It appears that Australian researchers have discovered something quite remarkable. The animal pictured above, known as a platypus, has poisonous venom, but this very venom could be used as a treatment for diabetes. In the gut of the platypus a hormone is produced that regulates blood glucose, this same hormone is also found in their venom. This research was led by Professor Frank Grutzner at the University of Adelaide and another Associate Professor Briony Forbes at Flinders University. The hormone that is discussed is called glucagon-like peptide-1 or GLP-1 is typically secreted in both human and animal gut which stimulates the release of insulin to effectively lower blood glucose. Unfortunately, this GLP-1 is known for degrading within minutes. Those with type II diabetes cannot maintain a proper blood sugar balance due to the short stimulus triggered by the GLP-1 which is why they need medication with longer lasting form of the hormone. Besides platypus's, another type of monotreme, the echidna, have been evolving changes in the hormone. These changes make GLP-1 resistant to the degradation previously mentioned that is normally seen in humans. Within these two monotremes, they degrade with a different mechanism. When they continues to analyze the genetics of these animals, there seemed to be a "molecular warfare" between the function of the hormone.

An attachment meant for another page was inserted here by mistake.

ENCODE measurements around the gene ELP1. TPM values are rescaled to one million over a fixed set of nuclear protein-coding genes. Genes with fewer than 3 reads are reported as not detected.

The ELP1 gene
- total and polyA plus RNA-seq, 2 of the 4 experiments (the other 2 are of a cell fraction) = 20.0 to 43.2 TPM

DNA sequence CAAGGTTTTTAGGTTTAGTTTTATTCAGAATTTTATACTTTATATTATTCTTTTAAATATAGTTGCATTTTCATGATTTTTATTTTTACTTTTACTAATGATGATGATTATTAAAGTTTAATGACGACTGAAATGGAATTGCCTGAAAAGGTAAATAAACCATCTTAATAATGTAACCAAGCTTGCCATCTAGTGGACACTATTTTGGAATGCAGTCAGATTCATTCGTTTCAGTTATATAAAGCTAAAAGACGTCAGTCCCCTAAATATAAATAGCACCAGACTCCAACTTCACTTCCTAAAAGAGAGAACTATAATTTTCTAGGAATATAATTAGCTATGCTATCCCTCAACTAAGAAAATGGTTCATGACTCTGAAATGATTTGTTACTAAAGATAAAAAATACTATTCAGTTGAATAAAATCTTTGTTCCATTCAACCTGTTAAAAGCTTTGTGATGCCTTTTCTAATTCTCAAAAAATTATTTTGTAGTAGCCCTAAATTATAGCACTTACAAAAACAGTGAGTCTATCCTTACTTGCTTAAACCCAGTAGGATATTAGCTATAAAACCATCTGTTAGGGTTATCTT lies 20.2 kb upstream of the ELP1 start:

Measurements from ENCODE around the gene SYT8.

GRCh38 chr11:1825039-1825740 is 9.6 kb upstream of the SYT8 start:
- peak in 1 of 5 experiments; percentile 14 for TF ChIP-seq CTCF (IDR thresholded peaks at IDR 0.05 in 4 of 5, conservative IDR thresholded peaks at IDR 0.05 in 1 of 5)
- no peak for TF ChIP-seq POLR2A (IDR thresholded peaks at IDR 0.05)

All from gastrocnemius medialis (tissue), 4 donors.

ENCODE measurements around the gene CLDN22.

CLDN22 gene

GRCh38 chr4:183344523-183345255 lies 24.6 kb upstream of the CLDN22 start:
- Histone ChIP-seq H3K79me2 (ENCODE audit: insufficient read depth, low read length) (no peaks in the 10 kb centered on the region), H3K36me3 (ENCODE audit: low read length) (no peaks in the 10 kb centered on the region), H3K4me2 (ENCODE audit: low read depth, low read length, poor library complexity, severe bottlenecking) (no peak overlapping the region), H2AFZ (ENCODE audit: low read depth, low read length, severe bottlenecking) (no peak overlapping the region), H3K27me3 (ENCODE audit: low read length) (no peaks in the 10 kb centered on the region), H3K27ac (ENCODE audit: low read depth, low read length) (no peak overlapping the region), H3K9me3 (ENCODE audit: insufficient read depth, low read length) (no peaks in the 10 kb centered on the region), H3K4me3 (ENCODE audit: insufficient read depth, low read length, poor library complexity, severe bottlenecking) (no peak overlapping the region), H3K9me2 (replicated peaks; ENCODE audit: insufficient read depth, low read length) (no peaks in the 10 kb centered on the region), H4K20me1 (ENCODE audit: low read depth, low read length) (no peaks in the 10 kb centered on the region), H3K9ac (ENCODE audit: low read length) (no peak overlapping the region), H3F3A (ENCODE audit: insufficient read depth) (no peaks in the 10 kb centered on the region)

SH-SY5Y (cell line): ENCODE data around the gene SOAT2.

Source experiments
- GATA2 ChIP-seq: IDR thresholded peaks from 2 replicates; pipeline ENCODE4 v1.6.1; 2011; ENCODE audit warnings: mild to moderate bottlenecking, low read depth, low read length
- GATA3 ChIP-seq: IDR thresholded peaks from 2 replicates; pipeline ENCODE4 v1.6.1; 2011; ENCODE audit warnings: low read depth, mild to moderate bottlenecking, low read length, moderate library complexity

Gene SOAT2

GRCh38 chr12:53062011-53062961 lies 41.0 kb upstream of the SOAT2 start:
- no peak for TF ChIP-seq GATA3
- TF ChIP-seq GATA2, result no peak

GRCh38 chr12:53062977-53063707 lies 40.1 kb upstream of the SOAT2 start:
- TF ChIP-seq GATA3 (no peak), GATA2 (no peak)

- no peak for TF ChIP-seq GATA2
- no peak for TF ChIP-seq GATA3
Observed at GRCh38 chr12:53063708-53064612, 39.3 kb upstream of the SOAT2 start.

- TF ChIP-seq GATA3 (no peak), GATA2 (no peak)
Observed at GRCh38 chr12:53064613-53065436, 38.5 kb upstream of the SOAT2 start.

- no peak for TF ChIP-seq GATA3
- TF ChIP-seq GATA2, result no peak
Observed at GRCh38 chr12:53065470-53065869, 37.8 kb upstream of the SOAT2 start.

There are different functions of the GLP-1 in the platypus. In the gut, it is used as a regulator of blood glucose, but in the venom it is mostly used to fend off other platypus males during breeding season. This battle of the functions changes the GLP-1 mechanism but also has created the evolution of a stable form of the hormone which is a highly desirable as a potential type 2 diabetes treatment. This breakthrough is incredible and I think its so interesting that something seen as poisonous to a human can actually end up helping someone with one of the greatest health challenges, diabetes. I think further research in this is necessary and it will be awesome to see how it is converted into a possible treatment.